top of page

What mortgage holders need to know about the Bank of Canada rate hold

Canadian homeowners are undoubtedly feeling the effects of the recent surge in interest rates, a trend that real estate experts suggest has significant implications for mortgage holders. Despite the Bank of Canada's decision to maintain its key policy rate at five percent for the fourth consecutive meeting, marking the highest level in 22 years, the impact on mortgage payments for those with variable or fixed products might not be as straightforward as it seems.

Daniel Vyner, principal broker at DV Capital, emphasized that while a rate hold is preferable to a rate hike, it still carries weight, particularly for individuals who entered the real estate market with budgeting considerations based on lower rates. Vyner warned that the effects of a Bank of Canada rate hold in the current elevated interest rate environment should not be underestimated, as it can pose challenges for homeownership plans and monthly mortgage budgets.

Victor Tran, a real estate expert from Ratesdotca, pointed out that individuals with lending products tied to prime rates, such as variable rate mortgages or lines of credit, will experience no immediate impact due to the recent rate hold. For those holding variable rate mortgages, Tran assured that their payments would remain unchanged, offering some relief in the short term.

Despite the immediate reprieve, industry experts like Vyner predict that the looming renewals for fixed-rate mortgage holders will eventually bring about payment hikes. Alana Riley, head of insurance mortgages and banking solutions at IG Wealth Management, emphasized that elevated interest rates continue to place a burden on household cash flow, affecting Canadians with variable-rate mortgages, home equity lines of credit (HELOCs), and unsecured lines of credit.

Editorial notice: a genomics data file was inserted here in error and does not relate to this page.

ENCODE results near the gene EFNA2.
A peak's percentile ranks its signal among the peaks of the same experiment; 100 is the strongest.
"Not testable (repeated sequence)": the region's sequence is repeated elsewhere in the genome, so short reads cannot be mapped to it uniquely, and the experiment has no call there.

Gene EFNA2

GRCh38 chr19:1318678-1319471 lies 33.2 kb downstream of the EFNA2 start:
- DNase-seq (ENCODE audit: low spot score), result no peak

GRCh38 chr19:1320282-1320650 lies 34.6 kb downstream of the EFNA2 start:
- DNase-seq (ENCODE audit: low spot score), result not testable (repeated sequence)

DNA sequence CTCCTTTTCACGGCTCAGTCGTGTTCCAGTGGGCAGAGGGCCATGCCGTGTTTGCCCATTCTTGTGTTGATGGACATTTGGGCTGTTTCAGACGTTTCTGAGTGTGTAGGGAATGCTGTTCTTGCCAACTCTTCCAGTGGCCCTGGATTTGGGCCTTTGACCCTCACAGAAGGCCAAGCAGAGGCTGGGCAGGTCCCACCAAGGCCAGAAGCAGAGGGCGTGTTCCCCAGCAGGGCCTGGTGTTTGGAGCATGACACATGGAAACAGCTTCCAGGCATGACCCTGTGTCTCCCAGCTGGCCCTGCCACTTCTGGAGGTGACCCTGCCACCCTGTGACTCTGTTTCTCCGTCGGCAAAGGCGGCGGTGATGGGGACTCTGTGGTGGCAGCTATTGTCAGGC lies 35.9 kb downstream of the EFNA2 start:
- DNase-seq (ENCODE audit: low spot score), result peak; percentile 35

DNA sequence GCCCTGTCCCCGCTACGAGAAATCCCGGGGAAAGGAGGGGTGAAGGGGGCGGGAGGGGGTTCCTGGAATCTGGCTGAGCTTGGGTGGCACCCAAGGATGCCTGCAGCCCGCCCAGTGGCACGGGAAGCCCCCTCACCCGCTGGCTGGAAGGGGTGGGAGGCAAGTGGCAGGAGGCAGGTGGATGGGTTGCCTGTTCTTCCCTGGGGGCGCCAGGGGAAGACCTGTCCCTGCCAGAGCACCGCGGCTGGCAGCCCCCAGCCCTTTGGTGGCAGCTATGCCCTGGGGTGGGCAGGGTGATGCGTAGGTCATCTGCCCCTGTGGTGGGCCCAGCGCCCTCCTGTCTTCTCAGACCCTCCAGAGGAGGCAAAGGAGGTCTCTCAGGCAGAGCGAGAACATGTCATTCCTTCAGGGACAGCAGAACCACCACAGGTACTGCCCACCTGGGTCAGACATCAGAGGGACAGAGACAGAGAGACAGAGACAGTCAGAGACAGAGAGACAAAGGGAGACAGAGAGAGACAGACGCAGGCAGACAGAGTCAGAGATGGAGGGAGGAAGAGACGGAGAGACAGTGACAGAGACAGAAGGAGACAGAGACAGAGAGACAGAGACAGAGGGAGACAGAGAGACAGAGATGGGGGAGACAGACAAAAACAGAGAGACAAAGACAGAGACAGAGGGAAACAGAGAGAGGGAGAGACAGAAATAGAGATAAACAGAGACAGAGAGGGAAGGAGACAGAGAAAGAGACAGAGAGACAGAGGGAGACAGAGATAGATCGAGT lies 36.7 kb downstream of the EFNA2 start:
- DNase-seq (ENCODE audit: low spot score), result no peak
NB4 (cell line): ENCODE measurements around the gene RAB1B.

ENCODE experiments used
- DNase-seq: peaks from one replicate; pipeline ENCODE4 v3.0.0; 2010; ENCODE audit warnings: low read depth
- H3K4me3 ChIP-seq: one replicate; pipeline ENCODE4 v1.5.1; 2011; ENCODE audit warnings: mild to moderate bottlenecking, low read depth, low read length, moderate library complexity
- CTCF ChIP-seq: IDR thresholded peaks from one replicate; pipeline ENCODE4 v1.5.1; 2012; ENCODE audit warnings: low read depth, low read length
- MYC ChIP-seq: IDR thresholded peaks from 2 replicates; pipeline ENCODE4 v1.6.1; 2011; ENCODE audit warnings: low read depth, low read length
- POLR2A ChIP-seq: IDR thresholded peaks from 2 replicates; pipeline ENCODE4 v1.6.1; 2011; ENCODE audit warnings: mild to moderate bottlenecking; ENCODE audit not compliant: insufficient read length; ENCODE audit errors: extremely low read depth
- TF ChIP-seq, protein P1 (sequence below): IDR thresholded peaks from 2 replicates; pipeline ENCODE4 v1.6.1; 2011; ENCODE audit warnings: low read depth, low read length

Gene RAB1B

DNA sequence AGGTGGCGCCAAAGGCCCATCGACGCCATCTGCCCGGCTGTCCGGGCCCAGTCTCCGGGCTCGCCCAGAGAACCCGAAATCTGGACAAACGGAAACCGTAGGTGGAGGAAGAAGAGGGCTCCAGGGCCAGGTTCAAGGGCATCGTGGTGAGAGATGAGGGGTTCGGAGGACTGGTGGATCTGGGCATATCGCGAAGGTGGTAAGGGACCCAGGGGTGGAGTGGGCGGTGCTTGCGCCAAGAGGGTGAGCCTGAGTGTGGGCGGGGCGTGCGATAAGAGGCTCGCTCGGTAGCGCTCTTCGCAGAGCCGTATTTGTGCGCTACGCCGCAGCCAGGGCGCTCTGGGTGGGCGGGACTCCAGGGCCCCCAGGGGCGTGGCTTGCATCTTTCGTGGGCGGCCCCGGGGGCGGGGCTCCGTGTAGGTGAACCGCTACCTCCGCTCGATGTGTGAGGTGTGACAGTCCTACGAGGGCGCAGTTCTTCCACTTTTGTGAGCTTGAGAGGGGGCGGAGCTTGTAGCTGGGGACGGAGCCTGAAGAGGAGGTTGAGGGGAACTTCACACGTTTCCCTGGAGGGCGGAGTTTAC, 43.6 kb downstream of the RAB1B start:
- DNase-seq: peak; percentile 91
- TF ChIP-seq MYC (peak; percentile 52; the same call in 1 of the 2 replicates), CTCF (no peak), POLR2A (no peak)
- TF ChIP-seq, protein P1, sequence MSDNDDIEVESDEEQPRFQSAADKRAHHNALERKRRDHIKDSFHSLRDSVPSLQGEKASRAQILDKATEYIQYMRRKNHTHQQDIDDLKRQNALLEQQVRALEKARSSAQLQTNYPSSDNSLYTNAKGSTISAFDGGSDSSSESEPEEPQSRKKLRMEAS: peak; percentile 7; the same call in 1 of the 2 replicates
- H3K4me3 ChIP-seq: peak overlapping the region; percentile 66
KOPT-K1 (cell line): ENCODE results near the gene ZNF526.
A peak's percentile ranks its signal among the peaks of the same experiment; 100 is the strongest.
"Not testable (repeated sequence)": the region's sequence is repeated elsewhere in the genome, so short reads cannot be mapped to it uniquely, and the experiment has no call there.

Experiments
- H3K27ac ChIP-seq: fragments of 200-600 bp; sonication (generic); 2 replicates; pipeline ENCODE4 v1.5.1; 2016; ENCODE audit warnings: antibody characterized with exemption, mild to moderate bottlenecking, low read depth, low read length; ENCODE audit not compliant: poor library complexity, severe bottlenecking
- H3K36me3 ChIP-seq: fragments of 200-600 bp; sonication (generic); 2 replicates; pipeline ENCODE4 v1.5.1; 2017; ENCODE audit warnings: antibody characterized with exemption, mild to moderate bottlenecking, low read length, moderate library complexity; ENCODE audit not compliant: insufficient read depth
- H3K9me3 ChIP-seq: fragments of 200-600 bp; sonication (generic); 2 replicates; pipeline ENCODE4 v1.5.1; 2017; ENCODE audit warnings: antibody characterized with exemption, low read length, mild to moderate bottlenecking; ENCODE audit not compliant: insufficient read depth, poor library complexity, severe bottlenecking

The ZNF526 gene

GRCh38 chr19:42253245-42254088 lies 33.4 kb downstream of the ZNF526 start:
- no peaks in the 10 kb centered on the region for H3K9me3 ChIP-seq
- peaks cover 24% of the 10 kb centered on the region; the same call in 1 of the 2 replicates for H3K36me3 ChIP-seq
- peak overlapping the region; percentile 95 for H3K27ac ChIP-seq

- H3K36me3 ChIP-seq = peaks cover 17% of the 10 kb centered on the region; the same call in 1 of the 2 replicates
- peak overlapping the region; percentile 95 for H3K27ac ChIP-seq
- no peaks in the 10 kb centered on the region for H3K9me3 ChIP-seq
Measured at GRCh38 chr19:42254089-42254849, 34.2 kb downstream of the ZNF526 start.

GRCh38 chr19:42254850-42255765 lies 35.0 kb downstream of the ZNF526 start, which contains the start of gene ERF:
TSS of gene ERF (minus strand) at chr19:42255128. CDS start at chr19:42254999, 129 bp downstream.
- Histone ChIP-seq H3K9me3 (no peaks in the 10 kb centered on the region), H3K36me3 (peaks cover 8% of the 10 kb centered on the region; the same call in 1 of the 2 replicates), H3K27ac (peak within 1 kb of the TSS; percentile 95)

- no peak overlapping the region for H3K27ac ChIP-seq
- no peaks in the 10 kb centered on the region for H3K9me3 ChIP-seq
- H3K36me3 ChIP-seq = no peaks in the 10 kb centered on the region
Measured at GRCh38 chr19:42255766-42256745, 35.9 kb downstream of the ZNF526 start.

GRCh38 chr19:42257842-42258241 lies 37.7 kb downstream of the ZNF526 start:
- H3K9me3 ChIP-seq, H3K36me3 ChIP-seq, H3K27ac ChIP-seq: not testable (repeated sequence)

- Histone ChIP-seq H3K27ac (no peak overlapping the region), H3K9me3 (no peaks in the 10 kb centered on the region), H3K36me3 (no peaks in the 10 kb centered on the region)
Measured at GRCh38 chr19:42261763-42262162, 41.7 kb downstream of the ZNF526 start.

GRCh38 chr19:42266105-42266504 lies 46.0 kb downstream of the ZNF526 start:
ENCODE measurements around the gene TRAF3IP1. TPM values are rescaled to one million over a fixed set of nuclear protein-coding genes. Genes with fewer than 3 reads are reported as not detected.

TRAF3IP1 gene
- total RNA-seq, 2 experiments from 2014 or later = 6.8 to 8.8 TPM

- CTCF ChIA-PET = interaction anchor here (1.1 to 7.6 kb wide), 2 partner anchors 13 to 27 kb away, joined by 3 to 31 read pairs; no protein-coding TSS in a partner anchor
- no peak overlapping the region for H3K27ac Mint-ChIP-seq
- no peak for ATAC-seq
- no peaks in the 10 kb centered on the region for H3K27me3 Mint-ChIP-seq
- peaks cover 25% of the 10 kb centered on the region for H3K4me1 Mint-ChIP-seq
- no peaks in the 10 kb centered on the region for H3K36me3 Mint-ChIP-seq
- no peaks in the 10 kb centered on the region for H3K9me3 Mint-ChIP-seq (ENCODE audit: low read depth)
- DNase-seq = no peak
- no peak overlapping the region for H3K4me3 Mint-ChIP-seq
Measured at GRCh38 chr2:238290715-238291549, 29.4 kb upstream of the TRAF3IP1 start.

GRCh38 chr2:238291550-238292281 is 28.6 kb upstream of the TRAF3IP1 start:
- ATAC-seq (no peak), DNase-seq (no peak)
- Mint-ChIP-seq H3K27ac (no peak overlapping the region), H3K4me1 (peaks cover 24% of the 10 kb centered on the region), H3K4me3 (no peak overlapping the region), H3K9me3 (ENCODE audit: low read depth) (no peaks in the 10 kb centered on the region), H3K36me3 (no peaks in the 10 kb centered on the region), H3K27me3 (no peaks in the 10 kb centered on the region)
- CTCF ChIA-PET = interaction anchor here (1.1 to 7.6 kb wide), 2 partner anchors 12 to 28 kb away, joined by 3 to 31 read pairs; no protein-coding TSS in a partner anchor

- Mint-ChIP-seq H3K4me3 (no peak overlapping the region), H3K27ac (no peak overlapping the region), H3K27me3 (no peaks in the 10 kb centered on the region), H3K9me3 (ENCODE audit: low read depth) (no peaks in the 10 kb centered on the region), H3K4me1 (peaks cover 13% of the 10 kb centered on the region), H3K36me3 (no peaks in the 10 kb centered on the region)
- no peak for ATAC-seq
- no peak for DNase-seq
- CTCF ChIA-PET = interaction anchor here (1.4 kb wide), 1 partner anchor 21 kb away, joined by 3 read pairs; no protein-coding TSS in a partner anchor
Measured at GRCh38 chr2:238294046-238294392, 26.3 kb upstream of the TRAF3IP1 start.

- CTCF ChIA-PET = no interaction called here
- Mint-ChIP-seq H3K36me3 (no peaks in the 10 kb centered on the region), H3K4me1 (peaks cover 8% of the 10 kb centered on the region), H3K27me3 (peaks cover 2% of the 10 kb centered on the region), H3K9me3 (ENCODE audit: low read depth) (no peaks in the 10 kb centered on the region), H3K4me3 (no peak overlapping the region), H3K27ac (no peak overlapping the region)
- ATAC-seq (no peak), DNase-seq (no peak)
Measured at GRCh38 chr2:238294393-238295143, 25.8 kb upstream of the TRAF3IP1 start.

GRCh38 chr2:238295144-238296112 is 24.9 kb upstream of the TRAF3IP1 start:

James Laird, co-CEO of and president of CanWise mortgage lender, echoed these sentiments, expressing disappointment among mortgage owners with variable-rate products who were hoping for hints about the timing of the first rate cut.

Tran noted that first-time homebuyers often gravitate towards fixed-rate mortgage products for their perceived certainty and stability, providing a predictable monthly payment. However, with the hope of interest rates declining later in the year, some individuals approaching renewals may favor variable products, anticipating lower rates in the future compared to current fixed rates.

Vyner observed a shift in sentiment towards variable rate mortgages in the current environment, with some individuals showing a preference for shorter-term fixed mortgages. The belief among many is that variable products may outperform mid to long-term fixed-rate mortgages in the current economic landscape.

In conclusion, while the recent Bank of Canada rate hold brings temporary relief for variable rate mortgage holders, the overall impact of elevated interest rates continues to cast a shadow over the housing market. As homeowners navigate these uncertain times, careful consideration of mortgage options and potential future rate changes is crucial to ensure financial stability in the long run.